B.C. housing market feels winter chill

B.C. Multiple Listing Service (MLS) home sales declined 14% from December to a seasonally adjusted 6,763 units as the blast of winter weather kept buyers on the sidelines.

While sales rose 22.7% from same-month 2018, gains largely owed to base-year effects from a weak sales environment in early 2019.

Monthly sales declined 18% in the Lower Mainland--Southwest region and 10% on Vancouver Island from December. Southern Interior market sales held relatively steady with a 5% drop, while northern B.C. sales fell 2%.

January’s dip is expected to be temporary as economic conditions and population growth remain supportive of housing demand, although coronavirus fears and concerns around hikes to strata building insurance could slow housing demand.

Even with January’s sales slip, housing market conditions remain firm due to low supply of active listings. Sales-to-inventory ratios in the province continue to favour sellers in the Lower Mainland and Vancouver Island, with softer conditions in B.C.’s Interior.

B.C.’s average price slipped 0.8% from December to $738,841 as a steep sales decline in the higher-priced Lower Mainland market also influenced overall prices. Year-over-year, the average price level rose 9.5%, with average home values generally higher in most regions.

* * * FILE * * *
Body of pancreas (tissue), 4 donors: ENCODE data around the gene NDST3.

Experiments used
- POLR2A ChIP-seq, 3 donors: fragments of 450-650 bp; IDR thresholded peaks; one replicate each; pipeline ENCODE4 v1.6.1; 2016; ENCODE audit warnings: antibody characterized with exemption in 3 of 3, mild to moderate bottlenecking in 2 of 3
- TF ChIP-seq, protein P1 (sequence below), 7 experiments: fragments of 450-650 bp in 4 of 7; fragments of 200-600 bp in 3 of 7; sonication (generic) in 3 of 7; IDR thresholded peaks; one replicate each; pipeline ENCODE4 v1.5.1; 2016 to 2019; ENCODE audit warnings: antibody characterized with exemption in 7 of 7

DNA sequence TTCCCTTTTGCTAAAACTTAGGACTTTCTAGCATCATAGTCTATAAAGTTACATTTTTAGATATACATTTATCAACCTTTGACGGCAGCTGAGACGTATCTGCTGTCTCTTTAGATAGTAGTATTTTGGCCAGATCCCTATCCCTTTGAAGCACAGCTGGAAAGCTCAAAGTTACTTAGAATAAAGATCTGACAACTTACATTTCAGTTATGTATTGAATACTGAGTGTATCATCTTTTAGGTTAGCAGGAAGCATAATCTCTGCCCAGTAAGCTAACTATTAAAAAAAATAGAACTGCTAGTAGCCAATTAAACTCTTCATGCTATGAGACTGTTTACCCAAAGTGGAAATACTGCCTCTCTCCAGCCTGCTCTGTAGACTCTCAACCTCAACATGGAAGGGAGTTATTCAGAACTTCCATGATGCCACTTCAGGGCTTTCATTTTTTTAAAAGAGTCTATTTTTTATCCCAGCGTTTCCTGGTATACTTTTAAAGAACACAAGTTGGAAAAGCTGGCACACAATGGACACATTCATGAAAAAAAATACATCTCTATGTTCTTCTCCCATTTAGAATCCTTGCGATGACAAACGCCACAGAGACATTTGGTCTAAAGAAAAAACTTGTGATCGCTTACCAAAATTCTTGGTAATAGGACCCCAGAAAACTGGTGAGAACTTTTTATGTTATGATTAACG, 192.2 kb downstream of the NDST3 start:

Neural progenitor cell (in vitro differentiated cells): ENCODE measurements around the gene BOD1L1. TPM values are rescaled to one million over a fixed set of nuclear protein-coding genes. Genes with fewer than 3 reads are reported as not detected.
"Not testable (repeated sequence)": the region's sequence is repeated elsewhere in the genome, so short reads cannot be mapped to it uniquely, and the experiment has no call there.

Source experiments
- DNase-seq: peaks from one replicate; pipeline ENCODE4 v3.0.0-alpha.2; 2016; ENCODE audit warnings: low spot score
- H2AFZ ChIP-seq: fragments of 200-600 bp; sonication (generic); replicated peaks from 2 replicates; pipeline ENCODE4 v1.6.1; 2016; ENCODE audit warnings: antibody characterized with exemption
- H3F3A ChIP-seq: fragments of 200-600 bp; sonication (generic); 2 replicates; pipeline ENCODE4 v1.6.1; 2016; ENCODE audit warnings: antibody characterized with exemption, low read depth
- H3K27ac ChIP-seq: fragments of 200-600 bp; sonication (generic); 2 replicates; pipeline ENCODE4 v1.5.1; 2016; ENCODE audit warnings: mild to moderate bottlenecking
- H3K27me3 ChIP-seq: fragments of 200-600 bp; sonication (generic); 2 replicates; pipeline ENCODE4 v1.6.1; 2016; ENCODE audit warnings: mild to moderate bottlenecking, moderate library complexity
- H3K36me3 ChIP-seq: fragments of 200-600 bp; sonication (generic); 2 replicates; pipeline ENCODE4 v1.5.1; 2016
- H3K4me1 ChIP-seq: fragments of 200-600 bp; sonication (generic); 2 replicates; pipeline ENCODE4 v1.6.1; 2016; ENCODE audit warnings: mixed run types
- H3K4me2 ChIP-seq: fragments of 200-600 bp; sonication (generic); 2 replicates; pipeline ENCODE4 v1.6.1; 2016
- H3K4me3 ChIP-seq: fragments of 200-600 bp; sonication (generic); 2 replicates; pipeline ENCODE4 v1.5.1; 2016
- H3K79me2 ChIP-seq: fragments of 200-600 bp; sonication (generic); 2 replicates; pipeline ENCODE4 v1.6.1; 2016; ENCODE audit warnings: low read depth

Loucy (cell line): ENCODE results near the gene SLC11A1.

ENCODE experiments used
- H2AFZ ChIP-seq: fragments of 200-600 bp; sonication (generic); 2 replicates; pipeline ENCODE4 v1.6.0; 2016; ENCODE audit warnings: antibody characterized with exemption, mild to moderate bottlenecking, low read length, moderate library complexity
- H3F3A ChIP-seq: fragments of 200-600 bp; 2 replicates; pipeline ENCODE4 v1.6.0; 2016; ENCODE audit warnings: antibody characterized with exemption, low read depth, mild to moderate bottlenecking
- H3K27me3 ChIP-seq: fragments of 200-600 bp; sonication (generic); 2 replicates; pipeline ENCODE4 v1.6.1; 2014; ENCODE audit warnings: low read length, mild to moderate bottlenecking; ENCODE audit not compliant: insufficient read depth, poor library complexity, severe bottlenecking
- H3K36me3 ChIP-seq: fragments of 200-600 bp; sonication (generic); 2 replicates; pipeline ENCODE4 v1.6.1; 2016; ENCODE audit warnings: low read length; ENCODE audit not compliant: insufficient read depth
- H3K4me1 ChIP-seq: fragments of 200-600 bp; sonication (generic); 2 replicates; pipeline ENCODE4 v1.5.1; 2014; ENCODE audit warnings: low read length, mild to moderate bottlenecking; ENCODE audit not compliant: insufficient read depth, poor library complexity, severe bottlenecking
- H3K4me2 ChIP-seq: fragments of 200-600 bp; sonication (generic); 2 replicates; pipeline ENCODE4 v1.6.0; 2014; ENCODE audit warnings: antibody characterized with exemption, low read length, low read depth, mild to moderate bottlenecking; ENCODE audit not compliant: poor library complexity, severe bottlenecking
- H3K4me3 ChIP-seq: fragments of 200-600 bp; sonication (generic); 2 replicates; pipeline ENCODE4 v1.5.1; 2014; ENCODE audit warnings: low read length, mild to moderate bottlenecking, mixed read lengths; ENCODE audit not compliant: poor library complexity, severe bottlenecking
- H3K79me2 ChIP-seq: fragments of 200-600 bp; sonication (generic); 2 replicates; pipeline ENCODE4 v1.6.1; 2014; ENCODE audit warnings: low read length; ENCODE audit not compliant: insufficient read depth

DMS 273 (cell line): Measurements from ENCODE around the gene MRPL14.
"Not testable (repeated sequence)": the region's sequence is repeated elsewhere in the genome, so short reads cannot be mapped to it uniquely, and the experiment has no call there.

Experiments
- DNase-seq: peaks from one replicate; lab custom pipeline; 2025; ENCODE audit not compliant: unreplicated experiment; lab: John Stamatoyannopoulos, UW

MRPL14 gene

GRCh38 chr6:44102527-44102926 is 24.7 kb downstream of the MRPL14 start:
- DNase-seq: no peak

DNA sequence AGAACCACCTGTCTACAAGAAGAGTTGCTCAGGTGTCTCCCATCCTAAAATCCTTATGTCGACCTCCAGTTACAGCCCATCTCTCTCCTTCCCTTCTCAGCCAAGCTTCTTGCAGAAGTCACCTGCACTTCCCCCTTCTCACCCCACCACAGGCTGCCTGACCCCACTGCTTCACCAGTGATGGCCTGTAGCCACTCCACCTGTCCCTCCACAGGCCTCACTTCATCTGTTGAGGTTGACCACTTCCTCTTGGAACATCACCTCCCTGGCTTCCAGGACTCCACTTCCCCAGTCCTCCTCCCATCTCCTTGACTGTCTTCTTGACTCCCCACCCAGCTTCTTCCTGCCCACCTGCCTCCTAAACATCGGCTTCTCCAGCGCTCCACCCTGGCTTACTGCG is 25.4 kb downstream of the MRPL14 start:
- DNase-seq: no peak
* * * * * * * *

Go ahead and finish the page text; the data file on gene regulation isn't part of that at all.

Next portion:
Constant-quality housing price indexes, which adjust for housing composition, continue to trend up. Lower Mainland prices rose 1% from December but held slightly below a year ago. Broadly, Vancouver Island values are up more than 3% from a year ago with similar growth in the Okanagan.

Non-residential construction building permits finished 2019 on a weak note as volume fell 25% from November and 64% from same-month 2018 to $320.2 million. A declining trend in recent quarters narrowed annual growth to 5.8% after soaring increases early in the year. Private-sector permit growth was partly offset by a drop in government permits.

Among major metro regions, annual permits fell 4.1% in Metro Vancouver, 31% in Abbotsford-Mission and 3.7% in Victoria. Kelowna posted a 37% increase. It is noteworthy that the main driver of the gain came outside the metro areas, with permits in the rest of the province up 50% from 2019. Not surprisingly, permits more than doubled in the North Coast and contributed to half of the net increase in annual permits, which likely reflects investments related to liquefied natural gas project construction. Despite declines in Victoria, permits rose 25% on Vancouver Island, reflecting growth in smaller regional markets.•

Bryan Yu is deputy chief economist at Central 1 Credit Union.